A Telegraph Book of the Year A remarkable, unprecedented account of the role of magic in cultures both ancient and modern -- from the first known horoscope to the power of tattoos. 'Fascinating, original, excellent' Simon Sebag Montefiore ______________________ Three great strands of practice and belief run through human history: science, religion and magic. But magic - the idea that we have a connection with the universe - has developed a bad reputation. It has been with us for millennia - from the curses and charms of ancient Greek, Roman and Jewish magic, to the shamanistic traditions of Eurasia, indigenous America and Africa, and even today in the West when snapping wishbones or buying lottery tickets. Drawing on his decades of research, Professor Chris Gosden provides a history of human thought and how magic may help us rethink our understanding of the world. ______________________ 'This is an extraordinary work of learning, written with an exhilarating lightness of touch . . . It is essential reading.' Francis Pryor, author of Britain BC, Britain AD and The Fens 'Without an unfascinating page' Scotsman 'Chris Gosden shows how magic explores the connections between human beings and the universe in ways different from religion or science, yet deserving of respect' Professor John Barton, author of A History of The Bible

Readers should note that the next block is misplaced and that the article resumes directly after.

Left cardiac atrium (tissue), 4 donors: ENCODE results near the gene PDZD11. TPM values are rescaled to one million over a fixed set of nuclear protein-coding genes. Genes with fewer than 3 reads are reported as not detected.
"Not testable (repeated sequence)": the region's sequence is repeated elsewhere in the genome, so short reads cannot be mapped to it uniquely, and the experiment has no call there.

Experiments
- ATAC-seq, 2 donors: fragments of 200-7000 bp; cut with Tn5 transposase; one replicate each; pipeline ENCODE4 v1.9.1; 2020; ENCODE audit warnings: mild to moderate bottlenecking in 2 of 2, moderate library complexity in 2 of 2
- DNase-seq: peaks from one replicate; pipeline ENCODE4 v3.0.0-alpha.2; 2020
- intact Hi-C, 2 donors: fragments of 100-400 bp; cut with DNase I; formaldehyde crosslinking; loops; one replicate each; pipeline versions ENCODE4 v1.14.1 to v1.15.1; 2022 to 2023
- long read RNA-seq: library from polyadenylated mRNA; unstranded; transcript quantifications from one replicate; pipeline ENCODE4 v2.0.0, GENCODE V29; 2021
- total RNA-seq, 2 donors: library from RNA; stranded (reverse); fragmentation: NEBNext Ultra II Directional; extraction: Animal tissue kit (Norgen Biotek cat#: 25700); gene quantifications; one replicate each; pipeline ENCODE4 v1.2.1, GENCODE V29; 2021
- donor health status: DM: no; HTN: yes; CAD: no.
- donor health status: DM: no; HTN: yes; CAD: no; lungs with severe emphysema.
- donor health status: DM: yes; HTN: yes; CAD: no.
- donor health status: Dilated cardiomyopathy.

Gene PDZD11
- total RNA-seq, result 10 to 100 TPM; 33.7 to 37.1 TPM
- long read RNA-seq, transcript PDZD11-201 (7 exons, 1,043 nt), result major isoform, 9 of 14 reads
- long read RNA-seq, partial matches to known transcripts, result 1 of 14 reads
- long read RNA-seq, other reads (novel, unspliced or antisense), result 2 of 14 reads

Information taken from D. Schwemer (2011), 'Magic Rituals: Conceptualizations and Performance', in Radner and Robson (eds.), The Oxford Handbook of Cuneiform Culture, 418–42. Campion, A History of Western Astrology, v. 1, 42–3, 88.
Author: Chris Gosden
Publisher: Penguin UK
Category: Body, Mind & Spirit